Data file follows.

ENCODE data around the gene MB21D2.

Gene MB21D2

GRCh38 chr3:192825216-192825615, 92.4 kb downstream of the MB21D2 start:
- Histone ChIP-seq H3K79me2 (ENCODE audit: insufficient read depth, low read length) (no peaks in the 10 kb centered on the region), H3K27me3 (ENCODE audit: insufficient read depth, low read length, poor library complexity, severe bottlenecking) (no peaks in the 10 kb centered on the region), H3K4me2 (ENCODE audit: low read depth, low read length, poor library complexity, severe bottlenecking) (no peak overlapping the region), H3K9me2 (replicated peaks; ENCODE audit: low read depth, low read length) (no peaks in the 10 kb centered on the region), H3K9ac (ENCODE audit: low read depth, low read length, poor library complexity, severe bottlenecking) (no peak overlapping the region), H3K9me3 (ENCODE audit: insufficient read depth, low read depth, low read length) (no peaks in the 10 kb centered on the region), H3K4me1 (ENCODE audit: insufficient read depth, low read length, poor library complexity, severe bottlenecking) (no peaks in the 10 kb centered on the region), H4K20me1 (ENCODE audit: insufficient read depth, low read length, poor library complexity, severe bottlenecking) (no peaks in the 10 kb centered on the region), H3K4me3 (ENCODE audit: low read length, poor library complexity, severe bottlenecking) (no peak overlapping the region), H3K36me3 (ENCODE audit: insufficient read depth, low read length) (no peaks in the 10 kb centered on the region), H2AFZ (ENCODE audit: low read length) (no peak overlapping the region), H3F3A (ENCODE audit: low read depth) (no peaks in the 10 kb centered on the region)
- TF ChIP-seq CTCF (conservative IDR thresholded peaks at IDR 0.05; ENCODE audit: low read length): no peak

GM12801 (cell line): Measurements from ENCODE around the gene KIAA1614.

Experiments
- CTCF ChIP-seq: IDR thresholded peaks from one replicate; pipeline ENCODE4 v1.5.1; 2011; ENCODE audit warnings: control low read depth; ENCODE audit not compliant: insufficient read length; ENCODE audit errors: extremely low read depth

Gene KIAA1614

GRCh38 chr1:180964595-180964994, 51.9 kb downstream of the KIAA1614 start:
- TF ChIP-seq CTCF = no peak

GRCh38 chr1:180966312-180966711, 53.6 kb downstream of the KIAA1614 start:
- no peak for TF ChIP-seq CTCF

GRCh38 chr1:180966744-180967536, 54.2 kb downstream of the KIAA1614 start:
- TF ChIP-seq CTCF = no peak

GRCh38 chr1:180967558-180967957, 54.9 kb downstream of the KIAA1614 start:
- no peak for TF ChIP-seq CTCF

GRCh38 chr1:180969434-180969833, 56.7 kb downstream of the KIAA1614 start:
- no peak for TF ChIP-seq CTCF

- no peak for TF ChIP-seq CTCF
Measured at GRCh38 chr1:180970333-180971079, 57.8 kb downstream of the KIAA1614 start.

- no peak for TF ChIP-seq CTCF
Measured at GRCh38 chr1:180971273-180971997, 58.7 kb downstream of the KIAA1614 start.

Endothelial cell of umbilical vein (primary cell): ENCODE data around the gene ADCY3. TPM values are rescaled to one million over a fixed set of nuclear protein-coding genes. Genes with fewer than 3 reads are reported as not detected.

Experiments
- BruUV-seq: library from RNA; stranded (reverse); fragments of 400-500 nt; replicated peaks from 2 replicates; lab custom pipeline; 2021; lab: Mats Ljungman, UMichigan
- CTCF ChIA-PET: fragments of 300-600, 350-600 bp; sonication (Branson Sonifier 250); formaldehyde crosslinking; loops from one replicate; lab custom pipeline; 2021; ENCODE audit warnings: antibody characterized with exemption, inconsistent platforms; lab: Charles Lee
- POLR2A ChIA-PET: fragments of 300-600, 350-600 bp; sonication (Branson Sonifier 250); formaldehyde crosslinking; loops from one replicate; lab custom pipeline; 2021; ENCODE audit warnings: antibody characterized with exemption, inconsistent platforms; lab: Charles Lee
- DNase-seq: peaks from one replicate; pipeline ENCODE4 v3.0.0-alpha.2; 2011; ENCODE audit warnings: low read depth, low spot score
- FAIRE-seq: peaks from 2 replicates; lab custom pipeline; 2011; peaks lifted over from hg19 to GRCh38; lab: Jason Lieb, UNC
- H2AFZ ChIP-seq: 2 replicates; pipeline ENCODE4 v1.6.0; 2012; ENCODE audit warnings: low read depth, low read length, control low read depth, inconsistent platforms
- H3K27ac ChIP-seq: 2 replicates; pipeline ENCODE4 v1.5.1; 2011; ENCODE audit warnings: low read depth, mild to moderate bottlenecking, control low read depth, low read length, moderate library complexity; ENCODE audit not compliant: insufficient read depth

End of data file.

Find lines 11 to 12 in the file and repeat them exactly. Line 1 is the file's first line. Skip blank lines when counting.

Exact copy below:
- TF ChIP-seq CTCF = no peak

GRCh38 chr1:180966312-180966711, 53.6 kb downstream of the KIAA1614 start: